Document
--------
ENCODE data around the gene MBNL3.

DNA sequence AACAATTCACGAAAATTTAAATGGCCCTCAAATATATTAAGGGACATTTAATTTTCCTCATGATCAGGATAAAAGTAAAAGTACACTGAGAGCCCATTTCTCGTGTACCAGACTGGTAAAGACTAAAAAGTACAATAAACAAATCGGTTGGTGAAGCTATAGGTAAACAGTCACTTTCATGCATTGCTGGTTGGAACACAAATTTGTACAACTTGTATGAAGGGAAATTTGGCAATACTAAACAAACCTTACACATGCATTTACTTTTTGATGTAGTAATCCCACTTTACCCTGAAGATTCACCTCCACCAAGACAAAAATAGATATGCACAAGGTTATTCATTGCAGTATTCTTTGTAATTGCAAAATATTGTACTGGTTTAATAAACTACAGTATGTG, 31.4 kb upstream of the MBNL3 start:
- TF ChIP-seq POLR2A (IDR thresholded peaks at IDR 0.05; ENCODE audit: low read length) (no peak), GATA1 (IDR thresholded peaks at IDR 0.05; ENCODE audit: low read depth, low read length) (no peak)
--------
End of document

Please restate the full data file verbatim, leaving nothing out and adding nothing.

ENCODE data around the gene MBNL3.

DNA sequence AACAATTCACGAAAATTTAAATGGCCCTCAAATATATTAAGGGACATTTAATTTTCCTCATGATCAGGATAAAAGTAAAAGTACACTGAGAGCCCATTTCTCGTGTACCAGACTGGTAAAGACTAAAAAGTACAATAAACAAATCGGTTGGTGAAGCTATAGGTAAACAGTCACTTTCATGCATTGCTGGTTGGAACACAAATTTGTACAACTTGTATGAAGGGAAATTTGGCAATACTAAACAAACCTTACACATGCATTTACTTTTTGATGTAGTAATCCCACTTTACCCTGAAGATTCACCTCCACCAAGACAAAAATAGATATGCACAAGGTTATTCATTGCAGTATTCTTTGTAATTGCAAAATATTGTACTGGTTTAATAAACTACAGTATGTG, 31.4 kb upstream of the MBNL3 start:
- TF ChIP-seq POLR2A (IDR thresholded peaks at IDR 0.05; ENCODE audit: low read length) (no peak), GATA1 (IDR thresholded peaks at IDR 0.05; ENCODE audit: low read depth, low read length) (no peak)